Doug Schoen: Presidential race is much closer than many now think


With just over 50 days until the election, most objective observers will tell you that Joe Biden is favored to win. Indeed, Biden leads Donald Trump by more than 7 points nationally, according to Real Clear Politics.

However, there is still a clear path to victory for Trump, and this race is actually much closer than many now believe it to be. While Biden leads nationally and in several battleground states, many of his leads in swing states are even tighter than they were for Hillary Clinton in 2016, notably in Pennsylvania, Michigan, and Florida, all states that she lost.

Some of his leads in battleground states are within margins of error, as in Nevada, where Biden leads by 4 points, and in New Hampshire, where he leads by 3 points, according to polling by the New York Times and Siena College. His lead in Arizona has dropped to 2 points, according to polling from Gravis. Indeed, this past week, the Cook Political Report changed its election forecast, moving Florida from “lean Democrat” to “toss up,” and moving Nevada from “likely Democrat” to “lean Democrat.”

The tightening race could be attributed to the fact that margins for Biden are shrinking with the critical constituencies of Hispanic voters and white working class voters. Hispanic voters comprise a significant portion of the eligible population for swing states like Florida and Arizona. As a bloc that votes reliably blue when they do turn out, notably Hispanics not of Cuban descent, Democrats have to turn them out in large numbers in order to be successful. This would take a robust targeted advertising campaign and a significant investment in a major voter outreach operation.

While Biden has employed neither strategy to the extent he should, Trump is making inroads with Hispanic voters through targeted advertising along with media, notably within Miami Dade County. Trump has outspent Biden by around $4 million on television commercials in this media market, most of which are Spanish language ads. In addition, the conservative allies are heavily engaged in voter outreach. Such investment is helping Trump gain ground among Cuban American voters, who are receptive about his tough stance toward Havana, cultural conservatism, and likely also his attacks on Democrats for backing policies that lean toward socialism.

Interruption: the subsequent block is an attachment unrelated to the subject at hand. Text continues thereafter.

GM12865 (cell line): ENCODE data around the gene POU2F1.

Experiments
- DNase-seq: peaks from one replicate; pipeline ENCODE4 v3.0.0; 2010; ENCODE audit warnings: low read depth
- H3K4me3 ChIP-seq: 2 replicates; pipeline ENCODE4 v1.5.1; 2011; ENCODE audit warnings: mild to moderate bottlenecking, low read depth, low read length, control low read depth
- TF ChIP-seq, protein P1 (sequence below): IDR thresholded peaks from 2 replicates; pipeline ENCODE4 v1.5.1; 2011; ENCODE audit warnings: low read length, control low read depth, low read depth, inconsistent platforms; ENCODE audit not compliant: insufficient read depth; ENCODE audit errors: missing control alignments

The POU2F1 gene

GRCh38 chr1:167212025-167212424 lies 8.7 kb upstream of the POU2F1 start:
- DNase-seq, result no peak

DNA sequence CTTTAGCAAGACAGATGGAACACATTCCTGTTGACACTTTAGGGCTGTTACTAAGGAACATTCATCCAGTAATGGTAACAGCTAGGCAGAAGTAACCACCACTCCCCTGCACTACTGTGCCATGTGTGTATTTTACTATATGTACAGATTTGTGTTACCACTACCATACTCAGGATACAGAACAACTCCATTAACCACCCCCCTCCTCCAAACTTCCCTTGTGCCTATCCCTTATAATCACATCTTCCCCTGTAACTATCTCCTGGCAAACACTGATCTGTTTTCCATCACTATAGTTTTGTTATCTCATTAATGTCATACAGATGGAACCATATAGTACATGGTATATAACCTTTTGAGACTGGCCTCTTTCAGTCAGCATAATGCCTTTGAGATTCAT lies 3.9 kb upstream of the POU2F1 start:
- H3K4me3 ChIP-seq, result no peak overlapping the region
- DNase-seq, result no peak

This clear Hispanic engagement is raising the chances of Trump winning this swing state rich in delegates. Biden still has a lead in Florida, but that has shrunk since last month, and is now at less than 3 points, according to Five Thirty Eight. The challenges for surveying Hispanics include sampling issues and language barriers, Their overall support for Trump in states like Florida and Arizona could even be understated, given that the president is making gains with this core group that is difficult to survey.

While Hispanics not of Cuban descent swung for Clinton, turnout among these voters was lower than her campaign anticipated, as it assumed that scathing remarks from Trump about Hispanics would drive these voters to show up for Clinton in 2016. Regrettably, Biden and his campaign seem to run with this same miscalculation. While he leads Trump among Hispanics overall by 16 points in Florida, according to polling by Equis Research, he is trailing those numbers that Clinton had by 11 points. Clinton won these voters by 27 points, even as she still lost the state to Trump.

Likewise, Biden is losing ground for Midwestern and Rust Belt states with high populations of white working class voters, such as Pennsylvania and Michigan, which swung for Barack Obama in 2008 and 2012 but then for Trump in 2016. Indeed, the failure of Biden to convey a narrative focused on jobs has likely contributed to his polling lead diminishing in states like Pennsylvania. His polling lead over the president there has fallen by more than 1 point since last month, according to Five Thirty Eight.

Further, over the last four years, there has been a critical swing with voter registration toward Republicans in key states such as Pennsylvania, which signals the potential for another victory by Trump in that state. As recent analysis from Politico detailed, Republicans have netted several times as many registered voters for Pennsylvania than Democrats have since 2016. Republicans added nearly 198,000 registered voters in the last four years, while Democrats have gained only 29,000 registered voters.

Further, as the New York Times argued, anecdotally and using statistical evidence from past elections, this race could truly be about rural voters across the country, who turned out for Trump in 2016, though Biden has overall ignored them, and it could be part of the undoing of Democrats once more, as it was in 2016. So while Biden is ahead at the moment, a second term for Trump is well within the realm of possibility.

Douglas Schoen is a consultant who served as an adviser to President Bill Clinton and to the campaign of Mayor Michael Bloomberg. His latest book was “Collapse: A World in Crisis and the Urgency of American Leadership.”